Feeling like it’s a case of new year, same feeling of existential dread? You’re far from alone, particularly given the latest lockdown announcements.


But while staying on top of the headlines might still feel like a thankless task in early 2021, amidst the doom and gloom there remain some brilliant nuggets of joy and optimism – and every Tuesday, we’ll endeavour to find them.


So, without further ado, here are the stories giving us fresh hope this week…


Argentinian senate approves legalisation of abortion

Image: Reuters


Women in Argentina will be able to access abortion up to the 14th week of pregnancy, under groundbreaking new legislation approved last week by the country’s senate.


The legalisation was approved by majority in late December, leading to celebrations on the streets of the staunchly Catholic country.


Until now, abortions were legal only in cases of rape or when the mother’s life was at risk, leading to the annual hospitalisation of around 38,000 women following clandestine attempts at termination.


Pro-choice activists now hope the decision in Argentina – one of the largest and most influential nations in South America – will lead other countries on the continent to follow suit.


Philippines to raise age of consent from 12 to 16

Image: Hannah Reyes Morales for NPR


The Philippines looks set to approve a bill that will raise the age of sexual consent to 16.


Until now, the country has had one of the lowest ages of consent in the world, allowing adults to have sex with children as young as 12 if they agree.


Activists have long campaigned for change in the Philippines, where both divorce and abortion remain illegal and more than 500 teenagers give birth each day.


The country has also become a global hotspot for online child sex abuse, leading UNICEF to describe the bill now before congress as “a victory for Filipino children”.


Breakthrough drug could reverse mental decline

Image: Cristina Gottardi/Unsplash


Scientists in San Francisco have reported positive trials of a drug aimed at reversing age-related decline in memory and cognitive function.


The drug, called ISRIB, has already been shown to restore memory function after traumatic brain injury in laboratory experiments.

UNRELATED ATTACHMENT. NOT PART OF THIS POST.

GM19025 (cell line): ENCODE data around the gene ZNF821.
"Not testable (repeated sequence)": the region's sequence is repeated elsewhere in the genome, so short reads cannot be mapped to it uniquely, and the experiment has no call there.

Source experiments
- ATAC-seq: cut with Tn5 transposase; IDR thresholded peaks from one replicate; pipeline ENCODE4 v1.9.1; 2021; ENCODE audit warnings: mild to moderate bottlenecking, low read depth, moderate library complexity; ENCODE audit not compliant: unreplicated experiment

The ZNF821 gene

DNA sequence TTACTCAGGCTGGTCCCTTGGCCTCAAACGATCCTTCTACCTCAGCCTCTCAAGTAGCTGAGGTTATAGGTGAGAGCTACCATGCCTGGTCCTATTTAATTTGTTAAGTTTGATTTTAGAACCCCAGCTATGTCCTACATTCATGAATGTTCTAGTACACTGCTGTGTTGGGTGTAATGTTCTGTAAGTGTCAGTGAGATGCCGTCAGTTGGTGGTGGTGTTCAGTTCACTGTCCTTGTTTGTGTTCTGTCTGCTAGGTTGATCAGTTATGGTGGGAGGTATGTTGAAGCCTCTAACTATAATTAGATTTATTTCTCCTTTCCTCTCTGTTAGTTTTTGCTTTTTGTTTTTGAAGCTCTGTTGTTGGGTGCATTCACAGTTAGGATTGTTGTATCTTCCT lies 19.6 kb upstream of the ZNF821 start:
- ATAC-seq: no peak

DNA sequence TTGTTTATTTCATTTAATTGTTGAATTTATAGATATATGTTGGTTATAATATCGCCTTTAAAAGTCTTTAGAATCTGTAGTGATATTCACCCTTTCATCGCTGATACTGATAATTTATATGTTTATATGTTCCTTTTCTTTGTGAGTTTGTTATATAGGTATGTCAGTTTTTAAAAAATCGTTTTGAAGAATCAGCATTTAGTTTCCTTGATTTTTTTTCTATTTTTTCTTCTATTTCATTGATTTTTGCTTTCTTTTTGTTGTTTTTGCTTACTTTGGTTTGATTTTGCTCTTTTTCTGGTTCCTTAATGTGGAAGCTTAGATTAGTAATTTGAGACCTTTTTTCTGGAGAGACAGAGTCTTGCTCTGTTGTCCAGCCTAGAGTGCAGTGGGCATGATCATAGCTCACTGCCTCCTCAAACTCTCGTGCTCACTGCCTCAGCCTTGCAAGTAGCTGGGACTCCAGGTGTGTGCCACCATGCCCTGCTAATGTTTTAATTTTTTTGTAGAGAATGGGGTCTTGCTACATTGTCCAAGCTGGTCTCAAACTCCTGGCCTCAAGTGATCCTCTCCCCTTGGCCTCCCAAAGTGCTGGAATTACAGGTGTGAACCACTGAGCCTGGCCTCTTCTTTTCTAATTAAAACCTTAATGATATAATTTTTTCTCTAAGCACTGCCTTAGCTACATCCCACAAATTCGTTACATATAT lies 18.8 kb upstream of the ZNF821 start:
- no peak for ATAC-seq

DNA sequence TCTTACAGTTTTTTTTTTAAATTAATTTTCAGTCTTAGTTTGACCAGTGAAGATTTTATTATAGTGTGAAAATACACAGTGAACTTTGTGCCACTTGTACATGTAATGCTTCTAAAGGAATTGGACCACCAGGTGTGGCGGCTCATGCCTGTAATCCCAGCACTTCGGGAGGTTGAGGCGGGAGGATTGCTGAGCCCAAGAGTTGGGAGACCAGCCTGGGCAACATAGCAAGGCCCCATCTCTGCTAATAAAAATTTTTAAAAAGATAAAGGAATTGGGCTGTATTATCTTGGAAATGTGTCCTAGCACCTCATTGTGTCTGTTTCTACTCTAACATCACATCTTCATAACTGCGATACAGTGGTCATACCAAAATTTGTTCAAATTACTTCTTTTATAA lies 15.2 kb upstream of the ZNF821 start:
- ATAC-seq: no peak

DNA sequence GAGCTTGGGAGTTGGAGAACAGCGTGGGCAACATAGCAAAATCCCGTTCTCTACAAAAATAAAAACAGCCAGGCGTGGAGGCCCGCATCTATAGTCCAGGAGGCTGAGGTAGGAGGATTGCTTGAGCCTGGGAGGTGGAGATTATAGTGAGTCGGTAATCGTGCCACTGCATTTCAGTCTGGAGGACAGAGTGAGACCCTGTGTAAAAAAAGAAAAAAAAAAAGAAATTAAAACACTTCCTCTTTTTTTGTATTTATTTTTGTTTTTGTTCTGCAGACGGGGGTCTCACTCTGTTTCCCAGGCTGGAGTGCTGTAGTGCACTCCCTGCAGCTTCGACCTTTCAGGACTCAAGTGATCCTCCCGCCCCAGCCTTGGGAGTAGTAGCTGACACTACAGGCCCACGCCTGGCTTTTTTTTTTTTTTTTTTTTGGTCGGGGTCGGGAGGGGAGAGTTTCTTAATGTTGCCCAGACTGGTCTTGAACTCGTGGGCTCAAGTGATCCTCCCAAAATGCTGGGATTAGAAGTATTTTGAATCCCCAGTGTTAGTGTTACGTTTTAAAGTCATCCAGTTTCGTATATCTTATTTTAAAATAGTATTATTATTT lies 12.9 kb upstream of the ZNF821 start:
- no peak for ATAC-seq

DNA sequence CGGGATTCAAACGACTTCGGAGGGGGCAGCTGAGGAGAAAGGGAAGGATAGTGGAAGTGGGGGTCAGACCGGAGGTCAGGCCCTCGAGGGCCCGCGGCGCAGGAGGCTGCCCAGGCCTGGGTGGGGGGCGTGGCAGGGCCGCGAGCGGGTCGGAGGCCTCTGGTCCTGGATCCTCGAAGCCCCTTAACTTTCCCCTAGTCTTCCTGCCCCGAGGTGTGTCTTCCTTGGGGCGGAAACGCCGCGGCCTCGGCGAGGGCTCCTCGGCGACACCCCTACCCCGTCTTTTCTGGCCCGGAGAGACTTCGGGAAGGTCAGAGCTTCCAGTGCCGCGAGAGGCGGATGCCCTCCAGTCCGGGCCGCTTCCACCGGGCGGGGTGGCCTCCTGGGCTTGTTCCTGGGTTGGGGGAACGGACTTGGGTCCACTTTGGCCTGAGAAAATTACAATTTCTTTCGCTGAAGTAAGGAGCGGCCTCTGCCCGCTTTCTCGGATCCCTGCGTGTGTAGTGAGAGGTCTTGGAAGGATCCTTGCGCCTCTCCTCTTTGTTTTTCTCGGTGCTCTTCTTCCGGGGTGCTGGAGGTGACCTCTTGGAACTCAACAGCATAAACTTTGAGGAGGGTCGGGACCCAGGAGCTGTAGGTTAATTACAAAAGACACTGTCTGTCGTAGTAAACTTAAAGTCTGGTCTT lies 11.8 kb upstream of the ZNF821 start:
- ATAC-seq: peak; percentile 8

It’s also hoped it could be used to treat cognitive impairments related to conditions as diverse as Down Syndrome, noise-related hearing loss and prostate cancer.


Now, the award-winning team behind the trials say the results suggest age-related memory loss could be reversible, rather than permanent.


VW unveils mobile car charging robot

Image: VW Group


Volkswagen has unveiled a new prototype charging robot which it hopes could make electric vehicle ownership far easier and more flexible for motorists in future.


Created as a cost-effective way to improve charging facilities in existing carparks, the ‘battery butler’ is able to plug in and remove chargers from vehicles in need of power.


Using chargers from one central charging station, the robot is able to service several cars at once without any need for human intervention.


VW says it now hopes to take the prototype into further development, working on a car-to-robot communication system that would allow the process to function in the field.


Ikea opens first second-hand store

Image: Ikea


Swedish furniture giant Ikea has opened a pilot second-hand store, as part of efforts to improve circularity and reach its 2030 climate targets.


The branch in Stockholm offers furniture, collected from municipal recycling centres and repaired or restored, at below buy-new prices.


The company has also begun offering a buy-back scheme, allowing customers to return worn furniture in exchange for vouchers.


It’s part of a target for the firm to become fully circular, using only renewable or recycled materials and helping customers prolong use of products, by the end of this decade.


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